Energy

Living with half a heart can mean you face many different challenges. One of which is not having as much energy as your friends. This is because your body finds it harder to produce the energy it needs to do simple day to day activities.

Energy is made in every cell of the body from the oxygen, food and water transported in the blood and pumped around the body by the heart. 

 Children and Young people with a single ventricle heart, half a working heart, have less energy than their peers because they have less oxygen in their blood and only have half the pump needed to drive blood around to every cell. 

Doctors who have researched this say that most heart healthy teenagers run at 100% energy level at rest and are able to increase that to 500% on activity. Young people with half a heart run on a normal energy level of between 50% and 75% which can only rise to 200% when active. 

Every activity in a day takes up energy, walking, talking even digesting food. It also takes a huge amount of energy to concentrate and remember information or instructions.

So to help you understand your energy levels in an easier way, Little Hearts Matter have introduced The Spoon Theory.  This is a great tool for you to plan your day and make sure you have enough energy to complete activities like going out with your friends or completing homework. It is also a useful way to explain to your friends, teachers and parents how you get more out of breath or tired.

The Spoon Theory was first introduced by Christine Miserandino who needed a way to explain to her friend about her condition, Lupus. She found using spoons was a helpful way to show how fast her energy reduced throughout the day. She used 12 spoons to represent the amount of energy she started the day with and sometimes this reduced to no energy left at the end of the day.

Using this theory, some of our youth members adapted it to explain their heart condition. One of the youth members explains, “A normally person starts their day with 20 spoons of energy, just what they need for the day ahead. Throughout the day everybody loses spoons, as they do activities like walking to school, and gains spoons, for example when they take a rest or eat.  However, people with heart conditions, like me, start each day with 10 spoons.” Lucy (13).

Using this Little Hearts Matter and our youth members produced and starred in their film explaining what having half a heart can do to their energy levels.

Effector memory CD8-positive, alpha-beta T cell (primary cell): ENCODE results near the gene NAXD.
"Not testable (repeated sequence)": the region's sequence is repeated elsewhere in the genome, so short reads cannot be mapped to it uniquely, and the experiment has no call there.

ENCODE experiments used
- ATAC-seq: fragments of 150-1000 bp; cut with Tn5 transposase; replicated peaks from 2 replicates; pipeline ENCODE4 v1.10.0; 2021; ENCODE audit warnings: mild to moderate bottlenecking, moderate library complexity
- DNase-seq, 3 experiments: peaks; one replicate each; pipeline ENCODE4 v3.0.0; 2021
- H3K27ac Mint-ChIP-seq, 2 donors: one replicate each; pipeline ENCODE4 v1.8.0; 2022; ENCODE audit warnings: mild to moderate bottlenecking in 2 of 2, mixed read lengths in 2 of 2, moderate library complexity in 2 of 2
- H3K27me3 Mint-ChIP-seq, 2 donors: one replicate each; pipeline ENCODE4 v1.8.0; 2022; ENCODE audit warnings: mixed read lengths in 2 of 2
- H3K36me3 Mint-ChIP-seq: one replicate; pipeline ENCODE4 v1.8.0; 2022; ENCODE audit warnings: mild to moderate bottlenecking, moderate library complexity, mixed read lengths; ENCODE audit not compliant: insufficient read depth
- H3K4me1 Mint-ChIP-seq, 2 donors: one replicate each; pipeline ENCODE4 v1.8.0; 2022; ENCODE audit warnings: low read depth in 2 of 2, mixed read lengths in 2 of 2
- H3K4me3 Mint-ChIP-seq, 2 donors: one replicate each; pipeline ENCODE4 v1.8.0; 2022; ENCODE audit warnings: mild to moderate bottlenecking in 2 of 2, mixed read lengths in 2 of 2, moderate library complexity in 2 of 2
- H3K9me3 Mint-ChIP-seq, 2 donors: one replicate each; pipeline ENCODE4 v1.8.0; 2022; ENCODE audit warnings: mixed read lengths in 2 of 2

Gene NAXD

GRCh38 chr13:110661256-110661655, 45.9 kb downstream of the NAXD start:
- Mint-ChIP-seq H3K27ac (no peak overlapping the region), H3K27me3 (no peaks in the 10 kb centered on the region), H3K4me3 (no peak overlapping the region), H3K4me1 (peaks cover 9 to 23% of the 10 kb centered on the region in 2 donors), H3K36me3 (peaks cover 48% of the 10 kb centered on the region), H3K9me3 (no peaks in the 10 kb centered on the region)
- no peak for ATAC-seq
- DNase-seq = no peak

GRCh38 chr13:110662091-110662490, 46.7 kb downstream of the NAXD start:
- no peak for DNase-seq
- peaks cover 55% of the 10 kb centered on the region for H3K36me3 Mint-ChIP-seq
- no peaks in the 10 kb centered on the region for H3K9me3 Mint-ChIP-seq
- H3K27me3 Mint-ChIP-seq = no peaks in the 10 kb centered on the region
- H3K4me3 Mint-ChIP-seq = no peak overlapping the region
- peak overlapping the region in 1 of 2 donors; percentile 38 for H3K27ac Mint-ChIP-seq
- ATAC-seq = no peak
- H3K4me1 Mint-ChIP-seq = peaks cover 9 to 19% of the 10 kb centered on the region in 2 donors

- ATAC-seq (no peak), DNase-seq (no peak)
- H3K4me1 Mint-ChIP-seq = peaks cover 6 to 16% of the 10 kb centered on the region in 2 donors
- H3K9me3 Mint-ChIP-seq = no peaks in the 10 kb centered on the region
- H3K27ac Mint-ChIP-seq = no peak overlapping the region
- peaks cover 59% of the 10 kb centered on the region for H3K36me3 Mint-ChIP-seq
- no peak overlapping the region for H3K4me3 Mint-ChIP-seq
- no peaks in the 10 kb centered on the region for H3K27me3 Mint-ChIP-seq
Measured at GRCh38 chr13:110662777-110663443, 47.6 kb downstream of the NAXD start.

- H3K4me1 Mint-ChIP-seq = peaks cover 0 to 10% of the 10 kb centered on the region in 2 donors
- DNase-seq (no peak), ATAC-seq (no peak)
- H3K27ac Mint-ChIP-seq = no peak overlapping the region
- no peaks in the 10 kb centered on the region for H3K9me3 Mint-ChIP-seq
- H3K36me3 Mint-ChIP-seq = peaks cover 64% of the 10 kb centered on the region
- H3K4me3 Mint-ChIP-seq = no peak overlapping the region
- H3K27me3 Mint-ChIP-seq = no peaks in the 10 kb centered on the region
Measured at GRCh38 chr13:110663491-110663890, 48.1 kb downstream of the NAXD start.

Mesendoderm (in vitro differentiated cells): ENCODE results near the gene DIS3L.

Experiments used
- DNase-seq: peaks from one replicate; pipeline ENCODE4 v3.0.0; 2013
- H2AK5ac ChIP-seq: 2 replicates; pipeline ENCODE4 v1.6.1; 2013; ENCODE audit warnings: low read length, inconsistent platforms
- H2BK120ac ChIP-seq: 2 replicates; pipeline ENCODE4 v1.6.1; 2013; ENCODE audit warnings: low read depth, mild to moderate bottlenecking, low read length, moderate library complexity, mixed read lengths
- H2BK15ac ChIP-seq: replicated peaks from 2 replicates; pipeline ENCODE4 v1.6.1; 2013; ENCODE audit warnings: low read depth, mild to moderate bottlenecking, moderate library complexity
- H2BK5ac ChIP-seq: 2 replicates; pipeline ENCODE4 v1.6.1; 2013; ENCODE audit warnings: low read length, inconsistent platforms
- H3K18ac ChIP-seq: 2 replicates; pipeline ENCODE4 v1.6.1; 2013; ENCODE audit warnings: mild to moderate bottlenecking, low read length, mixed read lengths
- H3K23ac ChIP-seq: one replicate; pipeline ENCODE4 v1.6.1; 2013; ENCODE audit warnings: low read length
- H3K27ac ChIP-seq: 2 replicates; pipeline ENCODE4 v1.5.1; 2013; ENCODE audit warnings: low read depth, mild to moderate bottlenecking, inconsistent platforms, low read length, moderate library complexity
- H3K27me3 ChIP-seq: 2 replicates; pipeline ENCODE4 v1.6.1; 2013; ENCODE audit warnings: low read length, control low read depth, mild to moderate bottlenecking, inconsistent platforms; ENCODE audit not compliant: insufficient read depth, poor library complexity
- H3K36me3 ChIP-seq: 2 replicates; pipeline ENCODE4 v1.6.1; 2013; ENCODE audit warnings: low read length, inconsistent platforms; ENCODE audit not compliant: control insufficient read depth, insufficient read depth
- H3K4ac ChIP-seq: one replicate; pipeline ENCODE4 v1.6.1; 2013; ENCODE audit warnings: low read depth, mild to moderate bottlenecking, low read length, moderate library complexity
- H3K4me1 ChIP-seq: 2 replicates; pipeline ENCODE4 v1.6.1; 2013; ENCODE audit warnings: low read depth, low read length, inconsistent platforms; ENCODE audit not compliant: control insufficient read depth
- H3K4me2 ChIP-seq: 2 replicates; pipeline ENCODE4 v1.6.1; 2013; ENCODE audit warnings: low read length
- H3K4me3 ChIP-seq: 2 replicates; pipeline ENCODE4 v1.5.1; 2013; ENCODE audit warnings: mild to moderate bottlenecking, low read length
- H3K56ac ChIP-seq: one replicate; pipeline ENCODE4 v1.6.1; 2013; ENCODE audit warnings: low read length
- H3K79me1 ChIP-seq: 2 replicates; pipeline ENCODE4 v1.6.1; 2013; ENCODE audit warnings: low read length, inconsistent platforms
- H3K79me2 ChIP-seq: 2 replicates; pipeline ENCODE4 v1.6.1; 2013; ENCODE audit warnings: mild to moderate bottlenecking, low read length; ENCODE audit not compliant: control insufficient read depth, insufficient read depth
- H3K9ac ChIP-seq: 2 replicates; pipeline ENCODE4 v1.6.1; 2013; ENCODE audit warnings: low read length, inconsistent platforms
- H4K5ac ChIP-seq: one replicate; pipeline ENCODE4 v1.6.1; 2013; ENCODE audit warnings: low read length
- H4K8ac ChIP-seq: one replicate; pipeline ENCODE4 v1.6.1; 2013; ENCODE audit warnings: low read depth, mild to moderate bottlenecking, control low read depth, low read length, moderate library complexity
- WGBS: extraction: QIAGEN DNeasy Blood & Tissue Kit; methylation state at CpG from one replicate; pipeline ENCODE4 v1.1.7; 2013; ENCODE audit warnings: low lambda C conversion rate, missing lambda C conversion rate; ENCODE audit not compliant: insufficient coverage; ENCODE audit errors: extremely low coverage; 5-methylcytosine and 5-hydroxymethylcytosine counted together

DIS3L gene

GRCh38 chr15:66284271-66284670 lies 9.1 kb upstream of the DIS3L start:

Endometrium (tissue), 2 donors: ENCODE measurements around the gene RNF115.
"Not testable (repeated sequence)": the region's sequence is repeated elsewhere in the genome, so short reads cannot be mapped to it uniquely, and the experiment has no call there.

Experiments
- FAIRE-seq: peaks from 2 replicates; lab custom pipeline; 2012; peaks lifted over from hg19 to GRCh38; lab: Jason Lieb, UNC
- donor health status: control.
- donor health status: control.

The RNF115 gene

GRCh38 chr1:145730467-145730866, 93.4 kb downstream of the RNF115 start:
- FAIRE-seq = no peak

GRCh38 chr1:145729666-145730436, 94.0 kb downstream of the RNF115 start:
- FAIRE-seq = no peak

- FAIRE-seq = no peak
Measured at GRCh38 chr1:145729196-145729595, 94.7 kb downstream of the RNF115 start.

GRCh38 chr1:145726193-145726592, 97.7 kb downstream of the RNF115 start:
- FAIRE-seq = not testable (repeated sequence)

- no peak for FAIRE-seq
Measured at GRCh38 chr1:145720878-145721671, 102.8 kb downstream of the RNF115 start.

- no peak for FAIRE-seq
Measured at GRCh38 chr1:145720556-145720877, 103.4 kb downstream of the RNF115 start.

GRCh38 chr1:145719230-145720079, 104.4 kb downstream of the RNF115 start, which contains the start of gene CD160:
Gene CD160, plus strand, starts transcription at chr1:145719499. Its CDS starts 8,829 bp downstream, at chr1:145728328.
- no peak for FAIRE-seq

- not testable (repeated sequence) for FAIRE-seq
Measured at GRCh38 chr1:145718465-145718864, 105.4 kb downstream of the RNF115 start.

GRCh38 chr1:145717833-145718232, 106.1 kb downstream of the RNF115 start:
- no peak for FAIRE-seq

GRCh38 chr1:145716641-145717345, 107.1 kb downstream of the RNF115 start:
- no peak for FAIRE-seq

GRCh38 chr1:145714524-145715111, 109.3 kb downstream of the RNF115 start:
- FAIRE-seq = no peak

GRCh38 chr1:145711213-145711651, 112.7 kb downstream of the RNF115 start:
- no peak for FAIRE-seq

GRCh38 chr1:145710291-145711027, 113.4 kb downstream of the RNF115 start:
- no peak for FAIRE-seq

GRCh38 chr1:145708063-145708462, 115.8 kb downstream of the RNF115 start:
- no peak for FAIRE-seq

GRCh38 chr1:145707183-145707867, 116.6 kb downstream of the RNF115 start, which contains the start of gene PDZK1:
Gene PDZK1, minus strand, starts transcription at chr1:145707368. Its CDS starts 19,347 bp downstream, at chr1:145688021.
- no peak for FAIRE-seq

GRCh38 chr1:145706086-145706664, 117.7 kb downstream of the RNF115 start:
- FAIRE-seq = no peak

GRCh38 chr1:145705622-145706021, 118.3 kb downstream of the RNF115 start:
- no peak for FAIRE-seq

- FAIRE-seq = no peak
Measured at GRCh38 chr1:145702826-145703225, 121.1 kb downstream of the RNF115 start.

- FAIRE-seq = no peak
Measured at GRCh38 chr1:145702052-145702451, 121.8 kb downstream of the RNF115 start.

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    A few weeks ago, we shared a news article about John and Kate Carlton who have been fundraising for Little Hearts Matter. This family’s amazing support doesn’t stop there, as their 9 year old daughter May also arranged for her school to take part in a non-uniform day for Little Hearts Matter. She put together a PowerPoint presentation and spoke to her Headteacher who agreed to hold a fundraising day for LHM.

    Just look at how many donations were received on the day – well done May, you’re a star! ❤️ To get involved and register your fundraising, click here: www.lhm.org.uk/get-involved/fundraising/register-your-fundraising/
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    Youth Support

    There are young people living with half a heart across the country, many aged between 11 and 18. It is massively important for all of these brave young people to have access to the care, guidance and support they need – allowing them to live life to its full potential that their heart will allow.

    Lexie runs our Youth Services, supporting our youth members in a variety of ways, throughout their half a heart journey. These young members are invited to Activity Weekends and Education Days where they will explore their heart condition and seek solutions to the challenges that having half a heart brings. They will also have an opportunity to meet with other young members, online and in person, making friendships and helping them feel less alone.

    Did you know our youth members also consist of siblings? We know it can be a tough road for them too, so they also have a chance to chat with each other for support from people their age that truly understand. You can find out more about our Youth Services by clicking here www.lhm.org.uk/youth-zone/
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